Melatonin as a supplement or through natural induction is primarily targeted to trigger a regular sleep pattern, which may or may not alleviate other symptoms of bipolar disorder, such as depression, hyperactivity or insomnia.
Follow physician instructions for the best course of treatment of bipolar disorder.
Follow light-box instructions accurately to prevent damage to your eyes. Do not exceed 5 mg of melatonin daily, advises MayoClinic.com. Adverse effects include dizziness, headache and disorientation.
Side Effects of a Melatonin Overdose
Neurotransmitter Foods for the Brain
Supplements to Help OCD
Side Effects of Melatonin in Children
How to Reduce Leptin Levels
The Best Dosage of Passionflower for Treating Anxiety
Gaba Vs. Kava Kava
How to Use Melatonin to Treat Acid Reflux
How to Fall into a Deep Sleep
- "Psychiatric Times"; Circadian Rhythms Factor in Rapid-Cycling Bipolar Disorder; Ellen Leibenluft, MD; May 1, 1996
- University of Maryland Medical Center; Melatonin; Steven D. Ehrlich; Dec. 8, 2009
- Cognitive Enhancement Research Institute; Melatonin; Ward Dean, MD, et al.; 2000
- MayoClinic.com; Seasonal Affective Disorder Treatment: Choosing a Light Box; Mayo Clinic staff; Oct. 1, 2010
- Buscemi N, Vandermeer B, Hooton N, et al. The efficacy and safety of exogenous melatonin for primary sleep disorders. A meta-analysis. J Gen Intern Med 2005;20:1151-8. doi:10.1111/j.1525-1497.2005.0243.x
- James M, Tremea MO, Jones JS, Krohmer JR. Can melatonin improve adaptation to night shift? Am J Emerg Med 1998;16:367-70. doi:10.1016/s0735-6757(98)90129-2
- Fischer, S., Smolnik, R., Herms, M., Born, J., and Fehm, H. L. Melatonin acutely improves the neuroendocrine architecture of sleep in blind individuals. J Clin Endocrinol.Metab 2003;88(11):5315-5320. doi10.1210/jc.2003-030540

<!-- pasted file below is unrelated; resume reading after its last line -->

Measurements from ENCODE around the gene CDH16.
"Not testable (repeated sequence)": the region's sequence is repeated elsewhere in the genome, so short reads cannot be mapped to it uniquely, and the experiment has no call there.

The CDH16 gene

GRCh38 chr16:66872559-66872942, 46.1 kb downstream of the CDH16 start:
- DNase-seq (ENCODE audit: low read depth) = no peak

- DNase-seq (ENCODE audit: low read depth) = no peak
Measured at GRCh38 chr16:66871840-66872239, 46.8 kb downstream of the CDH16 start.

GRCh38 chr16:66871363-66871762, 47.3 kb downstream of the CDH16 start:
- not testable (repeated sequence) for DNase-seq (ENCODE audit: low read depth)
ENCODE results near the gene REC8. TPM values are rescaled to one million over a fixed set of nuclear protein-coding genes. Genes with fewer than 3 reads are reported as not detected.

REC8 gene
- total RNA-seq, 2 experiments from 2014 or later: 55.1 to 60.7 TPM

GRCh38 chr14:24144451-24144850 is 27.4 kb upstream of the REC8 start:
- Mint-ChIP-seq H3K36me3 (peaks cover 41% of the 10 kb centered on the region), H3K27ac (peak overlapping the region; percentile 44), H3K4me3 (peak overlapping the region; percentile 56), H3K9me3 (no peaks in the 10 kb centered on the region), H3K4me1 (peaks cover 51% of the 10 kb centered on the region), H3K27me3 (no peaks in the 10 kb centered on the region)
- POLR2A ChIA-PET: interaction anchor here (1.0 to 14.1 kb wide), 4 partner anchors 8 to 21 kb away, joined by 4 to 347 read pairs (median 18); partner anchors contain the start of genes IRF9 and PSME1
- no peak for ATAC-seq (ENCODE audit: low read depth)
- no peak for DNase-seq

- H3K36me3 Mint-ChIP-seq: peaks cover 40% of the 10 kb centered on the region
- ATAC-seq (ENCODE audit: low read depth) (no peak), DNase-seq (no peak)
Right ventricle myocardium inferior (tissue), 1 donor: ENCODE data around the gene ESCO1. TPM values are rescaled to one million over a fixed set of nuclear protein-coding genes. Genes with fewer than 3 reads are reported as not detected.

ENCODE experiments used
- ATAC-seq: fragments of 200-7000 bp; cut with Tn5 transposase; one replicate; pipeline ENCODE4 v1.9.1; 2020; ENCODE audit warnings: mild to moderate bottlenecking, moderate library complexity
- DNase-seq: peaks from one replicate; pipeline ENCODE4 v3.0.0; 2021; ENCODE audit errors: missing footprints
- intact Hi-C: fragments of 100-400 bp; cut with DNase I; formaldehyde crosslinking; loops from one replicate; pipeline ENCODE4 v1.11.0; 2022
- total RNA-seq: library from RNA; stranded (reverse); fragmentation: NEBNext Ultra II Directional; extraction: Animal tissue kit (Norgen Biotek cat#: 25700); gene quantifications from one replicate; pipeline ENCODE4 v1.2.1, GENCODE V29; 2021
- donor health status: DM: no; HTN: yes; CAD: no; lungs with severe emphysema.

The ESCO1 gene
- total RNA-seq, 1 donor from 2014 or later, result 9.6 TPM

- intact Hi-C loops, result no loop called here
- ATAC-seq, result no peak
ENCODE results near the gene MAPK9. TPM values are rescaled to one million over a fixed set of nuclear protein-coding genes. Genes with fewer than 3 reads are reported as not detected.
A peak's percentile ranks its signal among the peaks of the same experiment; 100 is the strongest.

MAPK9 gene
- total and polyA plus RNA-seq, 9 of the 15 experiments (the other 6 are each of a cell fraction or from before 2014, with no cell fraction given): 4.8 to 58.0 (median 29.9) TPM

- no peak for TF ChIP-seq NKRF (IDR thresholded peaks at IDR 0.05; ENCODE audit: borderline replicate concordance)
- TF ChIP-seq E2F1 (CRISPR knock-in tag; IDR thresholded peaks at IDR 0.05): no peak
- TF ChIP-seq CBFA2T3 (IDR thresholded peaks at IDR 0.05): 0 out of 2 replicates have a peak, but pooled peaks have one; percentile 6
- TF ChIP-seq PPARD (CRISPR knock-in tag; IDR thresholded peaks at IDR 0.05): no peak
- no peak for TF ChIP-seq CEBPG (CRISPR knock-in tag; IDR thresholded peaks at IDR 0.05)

- Gringras P, Gamble C, Jones AP, et al; MENDS Study Group. Melatonin for sleep problems in children with neurodevelopmental disorders: randomised double masked placebo controlled trial. BMJ. 2012 Nov 5;345:e6664. doi10.1136/bmj.e6664
- Jan, J. E., Hamilton, D., Seward, N., Fast, D. K., Freeman, R. D., and Laudon, M. Clinical trials of controlled-release melatonin in children with sleep- wake cycle disorders. J Pineal Res 2000;29(1):34-39.
- Nagtegaal JE, Laurant MW, Kerkhof GA, et al. Effects of melatonin on the quality of life in patients with delayed sleep phase syndrome. J Psychosom Res 2000;48:45-50. doi:10.1016/s0022-3999(99)00075-6
- Natural Standard. "Melatonin" Mayoclinic.com.
- PDRHealth. "Melatonin"
- Rossignol, D. A. and Frye, R. E. Melatonin in autism spectrum disorders: a systematic review and meta-analysis. Dev.Med.Child Neurol. 2011;53(9):783-792. doi:10.1111/j.1469-8749.2011.03980.x
- Sack RL, Brandes RW, Kendall AR, et al. Entrainment of free-running circadian rhythms by melatonin in blind people. N Engl J Med 2000;343:1070-7. doi:10.1056/NEJM200010123431503
Aubri John has been a contributing researcher and writer to online physical and mental health oriented journals since 2005. John publishes online health and fitness articles that coincide with her licensed clinical skills in addictions, psychology and medical care. She has a master's degree in clinical social work and a Ph.D. in health psychology.